Sorry, corrected second link in post above
Help us keep the lights on: buy appliance parts here ==> http://repairclinic.com

For service manuals and lots of other goodies, become an Apprentice ==> Apprenticeship

#5 juniorYahoo

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Posted 15 December 2011 - 10:33 PM

OOF
Yes it has been a whole week since the schooling.

Yes, it is still loud. I was hoping for a miraculous (cheap) fix, and got only hope.

Dunno how to find the "telltale white residue under the motors shaft", but am resigned to replacing more pricy parts instead of very pricy entire machine.

Do you suggest the pump and motor both, or is one the most likely culprit?

Behind the kickplate at floor level looks like a motor and lots of hoses. The water inlet is copper (very hot when running), and has a little corrosion around the pressure fitting. No leaks to notice off the motor, but I did not upend the dishwasher and inspect it yet.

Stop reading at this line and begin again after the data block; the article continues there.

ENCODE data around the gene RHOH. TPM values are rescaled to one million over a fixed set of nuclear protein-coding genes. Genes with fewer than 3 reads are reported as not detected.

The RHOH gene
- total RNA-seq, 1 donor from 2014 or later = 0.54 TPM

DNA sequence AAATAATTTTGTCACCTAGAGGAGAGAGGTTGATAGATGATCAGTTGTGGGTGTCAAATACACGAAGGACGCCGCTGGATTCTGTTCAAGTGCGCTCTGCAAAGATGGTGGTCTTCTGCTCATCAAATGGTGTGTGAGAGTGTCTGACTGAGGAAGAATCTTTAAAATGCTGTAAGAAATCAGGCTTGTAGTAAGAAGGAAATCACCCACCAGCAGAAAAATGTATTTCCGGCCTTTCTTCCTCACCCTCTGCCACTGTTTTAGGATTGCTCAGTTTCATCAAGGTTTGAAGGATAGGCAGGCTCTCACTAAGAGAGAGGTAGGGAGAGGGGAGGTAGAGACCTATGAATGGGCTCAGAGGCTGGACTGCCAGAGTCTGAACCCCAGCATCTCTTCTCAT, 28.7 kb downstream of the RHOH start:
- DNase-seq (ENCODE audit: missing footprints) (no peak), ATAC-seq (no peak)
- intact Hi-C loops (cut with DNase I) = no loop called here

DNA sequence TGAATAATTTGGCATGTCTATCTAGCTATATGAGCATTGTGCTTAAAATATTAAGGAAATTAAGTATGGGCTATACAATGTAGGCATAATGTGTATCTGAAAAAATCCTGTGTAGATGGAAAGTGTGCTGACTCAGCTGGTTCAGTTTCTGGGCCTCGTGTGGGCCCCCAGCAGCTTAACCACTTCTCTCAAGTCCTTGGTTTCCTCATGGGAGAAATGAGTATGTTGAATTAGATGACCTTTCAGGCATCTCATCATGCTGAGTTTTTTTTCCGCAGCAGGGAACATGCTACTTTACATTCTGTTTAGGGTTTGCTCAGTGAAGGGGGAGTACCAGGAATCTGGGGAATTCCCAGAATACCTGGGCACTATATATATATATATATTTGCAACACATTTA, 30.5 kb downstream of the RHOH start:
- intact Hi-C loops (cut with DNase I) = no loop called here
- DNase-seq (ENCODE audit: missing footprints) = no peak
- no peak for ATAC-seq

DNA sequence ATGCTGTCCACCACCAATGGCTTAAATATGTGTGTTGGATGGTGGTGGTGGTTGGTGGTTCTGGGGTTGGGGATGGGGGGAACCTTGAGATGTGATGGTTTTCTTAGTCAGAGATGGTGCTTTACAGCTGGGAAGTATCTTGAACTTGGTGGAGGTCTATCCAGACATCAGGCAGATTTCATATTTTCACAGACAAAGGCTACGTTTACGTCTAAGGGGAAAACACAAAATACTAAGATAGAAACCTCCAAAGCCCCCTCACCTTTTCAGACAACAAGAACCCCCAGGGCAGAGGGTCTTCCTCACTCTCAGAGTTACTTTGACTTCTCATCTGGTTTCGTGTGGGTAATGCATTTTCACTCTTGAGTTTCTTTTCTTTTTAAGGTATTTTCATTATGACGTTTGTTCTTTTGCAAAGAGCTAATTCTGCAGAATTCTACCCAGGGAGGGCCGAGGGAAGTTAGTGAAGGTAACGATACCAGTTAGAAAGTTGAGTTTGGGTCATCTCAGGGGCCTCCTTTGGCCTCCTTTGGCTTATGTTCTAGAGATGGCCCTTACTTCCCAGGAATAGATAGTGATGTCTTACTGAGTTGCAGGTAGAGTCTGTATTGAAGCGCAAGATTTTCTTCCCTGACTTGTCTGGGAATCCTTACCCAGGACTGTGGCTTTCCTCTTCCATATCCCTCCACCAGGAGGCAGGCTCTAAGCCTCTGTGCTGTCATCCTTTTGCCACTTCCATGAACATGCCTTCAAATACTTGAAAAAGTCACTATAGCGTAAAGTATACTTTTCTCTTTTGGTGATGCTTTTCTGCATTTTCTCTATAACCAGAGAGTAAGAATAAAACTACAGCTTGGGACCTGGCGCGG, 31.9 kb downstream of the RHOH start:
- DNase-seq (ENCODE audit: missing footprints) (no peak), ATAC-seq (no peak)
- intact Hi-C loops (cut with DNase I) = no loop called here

What sort of thing could I myself look for as hard evidence against a particular part, or does it need a look-see by a certifeed appliantologist?

Until Again,
Junior Yahoo

#6 juniorYahoo

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Posted 14 January 2012 - 03:42 PM

Oh yes, the end is here.

Got a replacement motor from the brew-lovin', motor huggin', tool luggin', fixed yur oven appliance geniuses.

Then I took the whole spankin' thing apart from the bottom - Kickplate removed, Screws uncrewed from the counter, Power switched off and detached,